NATO attacks fan Russia's ire
Assault on Serbs is proving a ready focus for hard-liners and public
When NATO staged its first airstrike against Yugoslavia last week, Ildar Khasanov crossed his own personal Rubicon against a West he once worshiped.
This Russian teenager traveled 500 miles from a small provincial town to Moscow to volunteer to fight for the Serbian Army. He and hundreds of other youths lined up at recruiting centers organized by opposition groups, forming the front line of a new grass-roots cold war.
The government of Boris Yeltsin is presenting itself as an international peacemaker and hopes to salvage a political solution to the Yugoslav morass. While condemning NATO strikes on its ally Belgrade, Moscow can do little lest it risk jeopardizing chances for a $4.8 billion loan from the International Monetary Fund (IMF).
But on the streets fury has erupted against America, with crowds turning out daily to hurl eggs and bottles at the US Embassy in Moscow. The situation escalated yesterday when the complex was sprayed with automatic weapons fire by gunmen in a stolen police vehicle. They reportedly tried, but failed in attempts to use two grenade launchers against the complex. Russian television said three suspects were later arrested.
Hard-line anti-Western and Communist parties are exploiting the public fury that has exploded among ordinary Russians. And analysts say that, if harnessed effectively, this sense of a reemerging threat could have long-term consequences for Russia, if not the world.
"The danger here is that ultranationalist groups could profit from the anger on the streets," says Alexander Bikayev, a political analyst with the Carnegie Center think tank in Moscow. "It could open the way for them to control the country," he says, referring to presidential elections due next year.
THE NATO bombings have provided a ready target for a widespread disillusionment with the Western-style reforms pursued since the Soviet Union broke up in 1991. Since the collapse of communism, the country has been drifting without a national idea, or value system, as Russians attempted to copy the American way.
Free-market reforms were discredited with the economic crisis that erupted in August. Those seeking to place blame now have a focus, says Alexander Bevz, president of the Civil Society think tank in Moscow. "Earlier there was a widespread sympathy for Americans because people thought they could live like them. Now they think these things are not for us and that we cannot follow American principles."
On top of this disillusionment with the West is a sense of reemerging threat from NATO, which many Russians now believe is advancing to their nation's own borders.
The alliance's support of the Kosovo Albanians is seen as a dangerous precedent for Russia's own breakaway Muslim-majority state of Chechnya. Then there is frustration at Russia's loss of superpower status and NATO's failure to seek approval for the bombings from the United Nations Security Council, where Russia could have used its veto to block any action.
Besides, many Russians - and people from Belarus and Ukraine next door - identify strongly with the Serbs, who are also Slavic Orthodox Christians.
Many of the men volunteering to fight for Yugoslavia expressed fears that an attack on Belgrade was the first step of a new cold-war advance directed at the Russian people.
"First they damaged the Soviet bloc. Then they attacked Iraq, and then Yugoslavia. What's next? Ukraine and then Russia?" wonders Mr. Khasanov.
The man next in line adds, "These are our brothers, they are just like us."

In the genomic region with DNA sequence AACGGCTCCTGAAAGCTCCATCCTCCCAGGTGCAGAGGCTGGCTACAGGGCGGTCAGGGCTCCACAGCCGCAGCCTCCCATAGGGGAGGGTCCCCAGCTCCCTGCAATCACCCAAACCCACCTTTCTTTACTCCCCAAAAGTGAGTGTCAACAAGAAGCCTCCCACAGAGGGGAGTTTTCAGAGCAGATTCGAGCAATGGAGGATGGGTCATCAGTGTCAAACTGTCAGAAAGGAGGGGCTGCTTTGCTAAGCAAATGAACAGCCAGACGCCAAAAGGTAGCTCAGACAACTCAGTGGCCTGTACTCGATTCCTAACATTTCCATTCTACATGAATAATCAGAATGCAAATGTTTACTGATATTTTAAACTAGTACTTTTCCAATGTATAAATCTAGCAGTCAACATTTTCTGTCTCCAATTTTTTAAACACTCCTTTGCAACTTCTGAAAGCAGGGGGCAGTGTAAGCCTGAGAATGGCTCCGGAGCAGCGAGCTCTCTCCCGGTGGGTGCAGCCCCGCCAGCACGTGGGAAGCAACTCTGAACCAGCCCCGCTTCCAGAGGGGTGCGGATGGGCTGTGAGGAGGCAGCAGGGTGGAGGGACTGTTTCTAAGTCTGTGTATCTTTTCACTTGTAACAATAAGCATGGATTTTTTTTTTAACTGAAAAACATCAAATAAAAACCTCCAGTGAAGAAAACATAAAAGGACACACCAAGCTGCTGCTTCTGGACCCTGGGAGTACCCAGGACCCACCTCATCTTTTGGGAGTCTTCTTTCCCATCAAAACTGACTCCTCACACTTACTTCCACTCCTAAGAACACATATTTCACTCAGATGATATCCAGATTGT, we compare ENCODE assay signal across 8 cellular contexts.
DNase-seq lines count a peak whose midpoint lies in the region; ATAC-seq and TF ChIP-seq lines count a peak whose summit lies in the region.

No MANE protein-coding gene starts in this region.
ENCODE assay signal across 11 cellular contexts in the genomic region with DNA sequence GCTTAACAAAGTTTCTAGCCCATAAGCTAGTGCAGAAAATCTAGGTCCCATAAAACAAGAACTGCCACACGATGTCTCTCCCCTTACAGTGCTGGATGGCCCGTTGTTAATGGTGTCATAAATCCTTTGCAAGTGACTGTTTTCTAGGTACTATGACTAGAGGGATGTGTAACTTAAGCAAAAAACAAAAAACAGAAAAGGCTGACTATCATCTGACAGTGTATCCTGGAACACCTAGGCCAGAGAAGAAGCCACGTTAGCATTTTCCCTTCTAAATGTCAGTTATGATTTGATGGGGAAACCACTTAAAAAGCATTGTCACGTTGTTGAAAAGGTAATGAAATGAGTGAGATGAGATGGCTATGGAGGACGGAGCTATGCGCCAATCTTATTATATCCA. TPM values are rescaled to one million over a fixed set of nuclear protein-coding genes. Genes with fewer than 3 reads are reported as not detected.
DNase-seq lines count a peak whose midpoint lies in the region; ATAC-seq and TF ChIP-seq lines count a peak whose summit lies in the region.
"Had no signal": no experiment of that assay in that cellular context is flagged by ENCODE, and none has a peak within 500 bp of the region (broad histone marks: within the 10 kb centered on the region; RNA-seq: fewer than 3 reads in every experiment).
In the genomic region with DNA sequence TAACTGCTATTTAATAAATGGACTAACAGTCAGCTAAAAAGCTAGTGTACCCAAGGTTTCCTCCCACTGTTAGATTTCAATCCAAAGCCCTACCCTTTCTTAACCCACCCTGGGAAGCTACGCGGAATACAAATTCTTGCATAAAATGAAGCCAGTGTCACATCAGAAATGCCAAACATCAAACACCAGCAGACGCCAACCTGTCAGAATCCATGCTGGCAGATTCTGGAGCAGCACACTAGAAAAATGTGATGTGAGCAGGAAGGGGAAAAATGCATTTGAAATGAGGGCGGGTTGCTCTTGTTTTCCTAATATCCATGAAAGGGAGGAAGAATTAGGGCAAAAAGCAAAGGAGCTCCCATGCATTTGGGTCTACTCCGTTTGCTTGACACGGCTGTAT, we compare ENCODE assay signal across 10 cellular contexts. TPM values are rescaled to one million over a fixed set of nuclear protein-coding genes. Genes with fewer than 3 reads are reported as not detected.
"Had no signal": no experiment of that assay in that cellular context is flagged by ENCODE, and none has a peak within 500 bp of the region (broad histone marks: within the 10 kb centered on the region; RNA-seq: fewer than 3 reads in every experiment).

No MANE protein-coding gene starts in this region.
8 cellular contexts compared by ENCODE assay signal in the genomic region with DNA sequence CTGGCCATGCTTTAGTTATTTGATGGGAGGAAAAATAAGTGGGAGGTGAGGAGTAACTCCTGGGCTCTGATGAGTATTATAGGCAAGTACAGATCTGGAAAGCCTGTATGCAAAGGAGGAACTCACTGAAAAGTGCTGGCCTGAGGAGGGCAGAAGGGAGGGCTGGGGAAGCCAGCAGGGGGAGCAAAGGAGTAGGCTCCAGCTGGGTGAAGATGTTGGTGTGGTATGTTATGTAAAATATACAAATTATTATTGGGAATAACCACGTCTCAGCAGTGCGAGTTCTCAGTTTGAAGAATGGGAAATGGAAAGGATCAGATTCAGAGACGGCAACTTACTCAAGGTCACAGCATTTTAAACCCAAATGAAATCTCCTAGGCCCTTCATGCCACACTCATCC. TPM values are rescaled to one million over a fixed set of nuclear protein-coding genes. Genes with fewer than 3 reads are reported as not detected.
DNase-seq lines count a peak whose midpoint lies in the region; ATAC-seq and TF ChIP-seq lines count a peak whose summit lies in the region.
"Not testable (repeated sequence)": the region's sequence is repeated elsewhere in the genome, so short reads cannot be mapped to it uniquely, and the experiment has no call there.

What struck many observers was the unusual spontaneity - and makeup - of crowds that besieged the US and other Western embassies over the past week. There were the usual suspects: old-style Communists and ultranationalist politician Vladimir Zhirinovsky, who is trying to exploit the situation to revive flagging popular support.
But there was a new component one rarely sees at Russian demonstrations - young professionals and students who embrace a Western lifestyle of the Internet, vacations abroad, foreign cars, and free speech.
President Yeltsin is managing, just, to keep the nationalist genie in the bottle. The president has never been weaker in his seven-year reign - physically frail and facing impeachment hearings in parliament on April 15. His aides are facing a corruption probe.
Some hawkish generals are agitating for military confrontation against NATO in the Balkans.
But Yeltsin's Cabinet has instead followed a tepid course: kicking out two alliance representatives, calling for a world tribunal to indict the NATO leadership, and mobilizing a couple of rusty warships.
In an emergency session of the Duma, or lower house, on Saturday, the government managed to dash opposition calls to unilaterally lift a global arms embargo against Yugoslavia. Instead, the chamber issued a largely symbolic resolution denouncing the strikes and froze plans to debate the long-delayed START II nuclear arms reduction treaty.
Foreign Minister Igor Ivanov insisted that Russia would not get involved militarily in Yugoslavia. "If anyone thinks Russia is going to get sucked in [to a war] they are deeply mistaken," he told the Duma.
As he spoke, IMF managing director Michel Camdessus arrived to discuss a $4.8 billion loan Russia is urgently seeking to avoid default on its debt payments.
Whatever the official line, mercenaries could sneak weapons to Yugoslavia via Cyprus or Greece, or by boat along the Danube River, say military analysts.
Even more dangerous, for Russia at least, recruiting centers organized by Communists and Mr. Zhirinovsky may be more than just a publicity stunt, analysts say.
By enlisting volunteers, extremists may be forming the seeds of paramilitary groups resembling those in the early days of Hitler's Germany.
"The danger is that through this campaign these parties could have powerful organized paramilitary structures," says Mr. Bikayev.